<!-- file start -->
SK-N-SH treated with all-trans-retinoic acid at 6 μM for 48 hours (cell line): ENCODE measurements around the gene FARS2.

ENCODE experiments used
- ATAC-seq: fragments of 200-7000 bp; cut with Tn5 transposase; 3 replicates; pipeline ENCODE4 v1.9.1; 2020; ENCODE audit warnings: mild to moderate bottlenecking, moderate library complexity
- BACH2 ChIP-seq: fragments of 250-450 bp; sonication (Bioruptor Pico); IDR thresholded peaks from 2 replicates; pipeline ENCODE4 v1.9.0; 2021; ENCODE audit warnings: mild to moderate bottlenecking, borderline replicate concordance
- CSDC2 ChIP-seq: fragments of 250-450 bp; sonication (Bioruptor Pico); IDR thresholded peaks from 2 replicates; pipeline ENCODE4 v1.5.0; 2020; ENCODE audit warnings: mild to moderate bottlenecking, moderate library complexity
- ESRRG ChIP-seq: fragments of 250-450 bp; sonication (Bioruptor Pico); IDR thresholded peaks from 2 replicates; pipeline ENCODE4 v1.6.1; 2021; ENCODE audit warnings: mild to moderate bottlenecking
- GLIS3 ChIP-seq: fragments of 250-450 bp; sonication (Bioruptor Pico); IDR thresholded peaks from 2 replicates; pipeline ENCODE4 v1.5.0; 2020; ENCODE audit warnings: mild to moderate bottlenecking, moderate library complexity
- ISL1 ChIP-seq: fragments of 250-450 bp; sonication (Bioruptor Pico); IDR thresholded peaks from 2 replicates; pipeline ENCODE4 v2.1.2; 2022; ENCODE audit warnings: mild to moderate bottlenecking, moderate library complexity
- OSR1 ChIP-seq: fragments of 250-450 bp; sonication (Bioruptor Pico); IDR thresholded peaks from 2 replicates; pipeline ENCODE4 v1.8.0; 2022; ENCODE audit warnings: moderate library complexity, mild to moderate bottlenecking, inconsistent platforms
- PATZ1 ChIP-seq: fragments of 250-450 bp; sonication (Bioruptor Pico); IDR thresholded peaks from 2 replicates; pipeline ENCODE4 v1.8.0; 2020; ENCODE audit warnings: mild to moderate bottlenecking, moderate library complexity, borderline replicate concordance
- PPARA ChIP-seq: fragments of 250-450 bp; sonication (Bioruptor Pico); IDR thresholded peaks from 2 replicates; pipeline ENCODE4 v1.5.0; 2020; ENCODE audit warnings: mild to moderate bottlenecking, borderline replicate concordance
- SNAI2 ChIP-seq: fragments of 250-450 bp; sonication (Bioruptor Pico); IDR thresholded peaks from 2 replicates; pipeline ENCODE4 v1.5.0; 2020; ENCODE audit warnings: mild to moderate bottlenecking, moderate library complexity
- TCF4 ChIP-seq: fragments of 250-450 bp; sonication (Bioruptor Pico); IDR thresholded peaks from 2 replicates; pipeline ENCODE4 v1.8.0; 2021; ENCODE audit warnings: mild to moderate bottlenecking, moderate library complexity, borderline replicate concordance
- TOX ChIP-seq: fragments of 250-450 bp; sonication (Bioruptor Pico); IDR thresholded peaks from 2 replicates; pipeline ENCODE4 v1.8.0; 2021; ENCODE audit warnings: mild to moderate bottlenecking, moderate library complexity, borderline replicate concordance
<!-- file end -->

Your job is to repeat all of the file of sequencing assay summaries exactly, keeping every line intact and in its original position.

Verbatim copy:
SK-N-SH treated with all-trans-retinoic acid at 6 μM for 48 hours (cell line): ENCODE measurements around the gene FARS2.

ENCODE experiments used
- ATAC-seq: fragments of 200-7000 bp; cut with Tn5 transposase; 3 replicates; pipeline ENCODE4 v1.9.1; 2020; ENCODE audit warnings: mild to moderate bottlenecking, moderate library complexity
- BACH2 ChIP-seq: fragments of 250-450 bp; sonication (Bioruptor Pico); IDR thresholded peaks from 2 replicates; pipeline ENCODE4 v1.9.0; 2021; ENCODE audit warnings: mild to moderate bottlenecking, borderline replicate concordance
- CSDC2 ChIP-seq: fragments of 250-450 bp; sonication (Bioruptor Pico); IDR thresholded peaks from 2 replicates; pipeline ENCODE4 v1.5.0; 2020; ENCODE audit warnings: mild to moderate bottlenecking, moderate library complexity
- ESRRG ChIP-seq: fragments of 250-450 bp; sonication (Bioruptor Pico); IDR thresholded peaks from 2 replicates; pipeline ENCODE4 v1.6.1; 2021; ENCODE audit warnings: mild to moderate bottlenecking
- GLIS3 ChIP-seq: fragments of 250-450 bp; sonication (Bioruptor Pico); IDR thresholded peaks from 2 replicates; pipeline ENCODE4 v1.5.0; 2020; ENCODE audit warnings: mild to moderate bottlenecking, moderate library complexity
- ISL1 ChIP-seq: fragments of 250-450 bp; sonication (Bioruptor Pico); IDR thresholded peaks from 2 replicates; pipeline ENCODE4 v2.1.2; 2022; ENCODE audit warnings: mild to moderate bottlenecking, moderate library complexity
- OSR1 ChIP-seq: fragments of 250-450 bp; sonication (Bioruptor Pico); IDR thresholded peaks from 2 replicates; pipeline ENCODE4 v1.8.0; 2022; ENCODE audit warnings: moderate library complexity, mild to moderate bottlenecking, inconsistent platforms
- PATZ1 ChIP-seq: fragments of 250-450 bp; sonication (Bioruptor Pico); IDR thresholded peaks from 2 replicates; pipeline ENCODE4 v1.8.0; 2020; ENCODE audit warnings: mild to moderate bottlenecking, moderate library complexity, borderline replicate concordance
- PPARA ChIP-seq: fragments of 250-450 bp; sonication (Bioruptor Pico); IDR thresholded peaks from 2 replicates; pipeline ENCODE4 v1.5.0; 2020; ENCODE audit warnings: mild to moderate bottlenecking, borderline replicate concordance
- SNAI2 ChIP-seq: fragments of 250-450 bp; sonication (Bioruptor Pico); IDR thresholded peaks from 2 replicates; pipeline ENCODE4 v1.5.0; 2020; ENCODE audit warnings: mild to moderate bottlenecking, moderate library complexity
- TCF4 ChIP-seq: fragments of 250-450 bp; sonication (Bioruptor Pico); IDR thresholded peaks from 2 replicates; pipeline ENCODE4 v1.8.0; 2021; ENCODE audit warnings: mild to moderate bottlenecking, moderate library complexity, borderline replicate concordance
- TOX ChIP-seq: fragments of 250-450 bp; sonication (Bioruptor Pico); IDR thresholded peaks from 2 replicates; pipeline ENCODE4 v1.8.0; 2021; ENCODE audit warnings: mild to moderate bottlenecking, moderate library complexity, borderline replicate concordance